What else made this game fun? Oh yes, the riddles. In each of the story-related dungeons, there are doors that would not open without first answering a riddle. Some of these riddles were commonplace, but others were quite difficult (I remember one in particular where the answer was the letter “e”…you had to really think outside the box to solve it!) Then again, there were two or three riddles I never solved in my multiple playthroughs: I simply cast remove wall and found an alternate entrance into the room in question (persistence was the key in this case, as many walls were “indestructible” so to speak).
If there was one significant problem to this game, one that can never be solved, it’s the glitchiness. This game was, is, and forever will be so glitch-ridden that it sometimes makes it difficult to play. Even today, with the DOSBox emulator on your PC, the game will freeze on you. When I had my first computer, I thought it was my computer’s fault. Now I know that it is indeed the software that is at fault. And be warned: if the game freezes in the middle of a save, that save file will become corrupt and henceforth unusable. I recommend saving in different slots on a regular basis, just in case that happens.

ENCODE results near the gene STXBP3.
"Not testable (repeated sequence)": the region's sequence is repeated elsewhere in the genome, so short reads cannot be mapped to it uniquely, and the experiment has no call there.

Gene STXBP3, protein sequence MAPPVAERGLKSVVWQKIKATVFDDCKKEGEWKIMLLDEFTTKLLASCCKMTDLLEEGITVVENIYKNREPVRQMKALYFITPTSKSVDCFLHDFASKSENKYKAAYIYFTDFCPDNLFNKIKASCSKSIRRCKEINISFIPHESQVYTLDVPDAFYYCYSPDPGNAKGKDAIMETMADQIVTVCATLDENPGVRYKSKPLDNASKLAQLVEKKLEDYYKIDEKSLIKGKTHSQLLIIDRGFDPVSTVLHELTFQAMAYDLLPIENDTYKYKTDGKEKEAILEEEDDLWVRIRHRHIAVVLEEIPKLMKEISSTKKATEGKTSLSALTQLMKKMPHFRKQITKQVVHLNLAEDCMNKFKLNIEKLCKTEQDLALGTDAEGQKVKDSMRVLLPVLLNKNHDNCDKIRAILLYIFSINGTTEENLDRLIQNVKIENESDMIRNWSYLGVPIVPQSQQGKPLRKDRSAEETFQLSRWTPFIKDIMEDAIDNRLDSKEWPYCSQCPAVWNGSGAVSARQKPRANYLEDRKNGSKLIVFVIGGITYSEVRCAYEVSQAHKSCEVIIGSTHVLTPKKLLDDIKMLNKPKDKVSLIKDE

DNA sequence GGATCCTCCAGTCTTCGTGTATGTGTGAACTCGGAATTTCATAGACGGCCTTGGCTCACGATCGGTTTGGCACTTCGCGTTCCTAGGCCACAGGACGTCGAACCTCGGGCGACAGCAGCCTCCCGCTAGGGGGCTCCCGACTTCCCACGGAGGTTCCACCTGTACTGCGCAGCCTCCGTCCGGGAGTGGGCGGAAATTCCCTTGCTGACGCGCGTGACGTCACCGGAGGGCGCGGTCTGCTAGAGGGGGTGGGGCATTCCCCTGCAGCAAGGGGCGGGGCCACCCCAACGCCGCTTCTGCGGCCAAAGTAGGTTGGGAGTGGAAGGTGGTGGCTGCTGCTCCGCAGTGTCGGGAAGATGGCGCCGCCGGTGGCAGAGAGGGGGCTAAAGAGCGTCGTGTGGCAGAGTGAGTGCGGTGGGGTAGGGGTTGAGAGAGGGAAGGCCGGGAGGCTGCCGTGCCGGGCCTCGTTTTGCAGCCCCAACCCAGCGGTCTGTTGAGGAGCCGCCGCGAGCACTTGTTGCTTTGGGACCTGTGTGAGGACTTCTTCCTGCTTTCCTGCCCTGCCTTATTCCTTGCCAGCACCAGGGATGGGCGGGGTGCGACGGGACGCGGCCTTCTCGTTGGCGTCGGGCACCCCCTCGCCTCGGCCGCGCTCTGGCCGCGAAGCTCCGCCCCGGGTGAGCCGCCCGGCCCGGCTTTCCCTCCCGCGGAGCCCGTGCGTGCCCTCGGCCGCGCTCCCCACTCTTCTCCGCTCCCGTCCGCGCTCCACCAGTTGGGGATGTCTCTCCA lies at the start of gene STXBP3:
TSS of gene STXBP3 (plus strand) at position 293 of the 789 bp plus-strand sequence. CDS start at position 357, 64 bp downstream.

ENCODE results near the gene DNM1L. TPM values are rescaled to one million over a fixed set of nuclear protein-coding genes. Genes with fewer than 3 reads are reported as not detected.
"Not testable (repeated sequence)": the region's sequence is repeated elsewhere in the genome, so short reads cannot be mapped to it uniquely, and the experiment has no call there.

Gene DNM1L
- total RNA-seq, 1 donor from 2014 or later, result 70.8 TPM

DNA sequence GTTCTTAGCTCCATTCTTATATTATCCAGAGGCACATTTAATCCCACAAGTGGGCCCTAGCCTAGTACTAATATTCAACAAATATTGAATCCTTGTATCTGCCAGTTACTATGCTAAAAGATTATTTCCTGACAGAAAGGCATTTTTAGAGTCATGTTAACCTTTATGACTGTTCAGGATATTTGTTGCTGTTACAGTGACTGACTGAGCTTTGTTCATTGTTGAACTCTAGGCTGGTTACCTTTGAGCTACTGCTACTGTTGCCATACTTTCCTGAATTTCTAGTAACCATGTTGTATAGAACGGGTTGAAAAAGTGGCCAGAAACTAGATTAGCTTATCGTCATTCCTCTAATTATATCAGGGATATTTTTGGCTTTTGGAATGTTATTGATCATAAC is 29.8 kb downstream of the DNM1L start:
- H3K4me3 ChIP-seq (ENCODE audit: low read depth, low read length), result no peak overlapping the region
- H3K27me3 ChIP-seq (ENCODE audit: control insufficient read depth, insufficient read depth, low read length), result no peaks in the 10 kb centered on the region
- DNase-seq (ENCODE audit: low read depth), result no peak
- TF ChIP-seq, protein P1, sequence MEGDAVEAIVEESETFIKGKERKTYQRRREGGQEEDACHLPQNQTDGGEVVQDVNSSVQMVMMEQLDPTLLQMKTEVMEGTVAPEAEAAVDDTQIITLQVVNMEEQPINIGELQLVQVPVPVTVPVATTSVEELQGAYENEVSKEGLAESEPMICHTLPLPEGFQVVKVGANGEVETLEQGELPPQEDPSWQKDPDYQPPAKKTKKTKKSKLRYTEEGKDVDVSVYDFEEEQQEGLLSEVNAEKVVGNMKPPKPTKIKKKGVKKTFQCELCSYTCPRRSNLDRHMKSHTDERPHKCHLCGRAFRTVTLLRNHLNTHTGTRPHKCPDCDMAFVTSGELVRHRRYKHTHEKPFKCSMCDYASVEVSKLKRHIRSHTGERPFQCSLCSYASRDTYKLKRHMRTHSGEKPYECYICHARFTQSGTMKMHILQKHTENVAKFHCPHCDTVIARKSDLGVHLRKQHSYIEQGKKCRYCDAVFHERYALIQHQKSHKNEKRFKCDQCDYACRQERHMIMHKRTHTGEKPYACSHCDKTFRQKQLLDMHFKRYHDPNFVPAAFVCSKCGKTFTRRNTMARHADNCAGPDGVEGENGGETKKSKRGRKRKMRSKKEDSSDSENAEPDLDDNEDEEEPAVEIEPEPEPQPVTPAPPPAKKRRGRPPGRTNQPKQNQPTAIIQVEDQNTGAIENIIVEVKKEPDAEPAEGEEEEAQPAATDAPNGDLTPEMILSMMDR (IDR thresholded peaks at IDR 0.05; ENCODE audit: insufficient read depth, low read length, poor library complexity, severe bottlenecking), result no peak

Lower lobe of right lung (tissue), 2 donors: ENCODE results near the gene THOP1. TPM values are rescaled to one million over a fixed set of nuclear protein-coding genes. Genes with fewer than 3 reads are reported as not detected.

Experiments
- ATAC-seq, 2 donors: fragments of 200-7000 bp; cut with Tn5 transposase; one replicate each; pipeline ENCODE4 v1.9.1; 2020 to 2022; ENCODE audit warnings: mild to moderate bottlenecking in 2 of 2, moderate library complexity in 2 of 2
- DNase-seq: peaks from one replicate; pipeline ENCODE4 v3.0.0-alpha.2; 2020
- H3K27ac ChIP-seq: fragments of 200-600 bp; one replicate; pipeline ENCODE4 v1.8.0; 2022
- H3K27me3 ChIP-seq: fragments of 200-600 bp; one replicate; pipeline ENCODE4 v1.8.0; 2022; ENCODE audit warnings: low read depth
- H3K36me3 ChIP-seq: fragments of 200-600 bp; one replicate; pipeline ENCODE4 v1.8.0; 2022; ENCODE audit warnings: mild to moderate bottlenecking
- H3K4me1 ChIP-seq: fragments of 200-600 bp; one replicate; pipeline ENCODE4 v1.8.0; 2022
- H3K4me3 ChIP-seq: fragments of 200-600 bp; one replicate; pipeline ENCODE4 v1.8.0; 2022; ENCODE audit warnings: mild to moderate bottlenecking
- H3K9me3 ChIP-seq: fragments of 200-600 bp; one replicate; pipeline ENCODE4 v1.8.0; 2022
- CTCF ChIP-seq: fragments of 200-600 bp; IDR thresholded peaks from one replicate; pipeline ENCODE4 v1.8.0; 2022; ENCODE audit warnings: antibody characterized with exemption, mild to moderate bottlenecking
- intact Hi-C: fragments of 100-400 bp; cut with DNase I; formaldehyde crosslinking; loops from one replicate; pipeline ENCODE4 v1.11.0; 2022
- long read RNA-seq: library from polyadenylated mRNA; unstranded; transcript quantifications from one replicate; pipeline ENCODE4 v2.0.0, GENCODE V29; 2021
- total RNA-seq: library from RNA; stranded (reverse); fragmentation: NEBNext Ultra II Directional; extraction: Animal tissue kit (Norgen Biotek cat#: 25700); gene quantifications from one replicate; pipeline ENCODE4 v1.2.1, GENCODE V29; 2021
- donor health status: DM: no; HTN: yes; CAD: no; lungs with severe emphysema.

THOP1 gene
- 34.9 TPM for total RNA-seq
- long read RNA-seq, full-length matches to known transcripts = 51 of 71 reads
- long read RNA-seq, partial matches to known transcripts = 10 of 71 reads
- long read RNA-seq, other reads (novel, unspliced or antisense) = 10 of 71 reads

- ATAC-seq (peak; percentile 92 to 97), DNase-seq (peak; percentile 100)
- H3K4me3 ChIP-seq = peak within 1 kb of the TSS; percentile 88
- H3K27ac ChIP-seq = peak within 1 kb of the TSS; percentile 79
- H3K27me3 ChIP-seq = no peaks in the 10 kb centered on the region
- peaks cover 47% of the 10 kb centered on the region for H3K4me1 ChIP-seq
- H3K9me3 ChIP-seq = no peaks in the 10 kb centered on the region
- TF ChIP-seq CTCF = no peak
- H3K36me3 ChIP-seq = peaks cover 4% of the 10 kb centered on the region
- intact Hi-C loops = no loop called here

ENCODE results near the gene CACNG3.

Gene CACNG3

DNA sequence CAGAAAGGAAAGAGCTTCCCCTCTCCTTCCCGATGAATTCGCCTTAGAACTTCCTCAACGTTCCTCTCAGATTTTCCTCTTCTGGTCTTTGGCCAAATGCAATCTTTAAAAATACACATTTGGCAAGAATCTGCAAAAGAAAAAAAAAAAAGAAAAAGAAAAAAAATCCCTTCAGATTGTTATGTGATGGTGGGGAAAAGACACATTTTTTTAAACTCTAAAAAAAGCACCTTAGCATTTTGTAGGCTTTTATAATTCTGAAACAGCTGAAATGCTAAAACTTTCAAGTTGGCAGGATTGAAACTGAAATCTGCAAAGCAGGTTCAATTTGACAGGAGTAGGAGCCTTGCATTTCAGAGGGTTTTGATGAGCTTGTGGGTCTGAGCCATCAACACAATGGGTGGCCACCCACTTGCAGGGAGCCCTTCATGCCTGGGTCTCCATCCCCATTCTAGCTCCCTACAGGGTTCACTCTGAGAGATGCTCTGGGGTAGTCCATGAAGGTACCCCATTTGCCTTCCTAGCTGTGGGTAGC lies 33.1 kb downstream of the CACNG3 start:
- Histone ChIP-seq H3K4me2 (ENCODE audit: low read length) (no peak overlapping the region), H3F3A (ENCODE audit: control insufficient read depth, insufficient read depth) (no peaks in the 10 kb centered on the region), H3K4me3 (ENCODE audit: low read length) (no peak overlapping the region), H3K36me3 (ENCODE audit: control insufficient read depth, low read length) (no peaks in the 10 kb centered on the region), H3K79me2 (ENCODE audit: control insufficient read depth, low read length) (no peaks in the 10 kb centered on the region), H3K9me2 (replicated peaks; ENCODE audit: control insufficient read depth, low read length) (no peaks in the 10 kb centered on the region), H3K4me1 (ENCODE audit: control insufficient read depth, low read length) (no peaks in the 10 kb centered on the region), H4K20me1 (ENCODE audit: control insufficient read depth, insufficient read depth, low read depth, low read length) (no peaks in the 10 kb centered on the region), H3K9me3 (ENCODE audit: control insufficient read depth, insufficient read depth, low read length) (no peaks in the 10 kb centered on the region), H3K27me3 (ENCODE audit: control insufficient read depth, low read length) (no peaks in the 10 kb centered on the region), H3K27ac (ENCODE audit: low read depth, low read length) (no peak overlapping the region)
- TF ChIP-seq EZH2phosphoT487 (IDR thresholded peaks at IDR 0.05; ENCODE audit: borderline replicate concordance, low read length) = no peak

Also frustrating is that you cannot play this game without a mouse. Attacking happens one way, and one way only: holding the left-click mouse button down and sending your pointer flying across the screen. Depending on direction and angle, this will make you swing your weapon in one of a variety of ways. It was a unique concept, but it wears you out pretty quickly sometimes.
All things considered, however, this game was the one that started it all, and it deserves respect as such. It certainly isn’t a perfect game, but even now, it is a ton of fun to play. If you thought going back and playing Final Fantasy I was a trip, try playing the first chapter of The Elder Scrolls. You’ll be glad you did. And, as of the game’s 10th anniversary, Bethesda has offered the game as a free download on their site. So, go ahead and give it a try! You literally have nothing to lose with this classic title.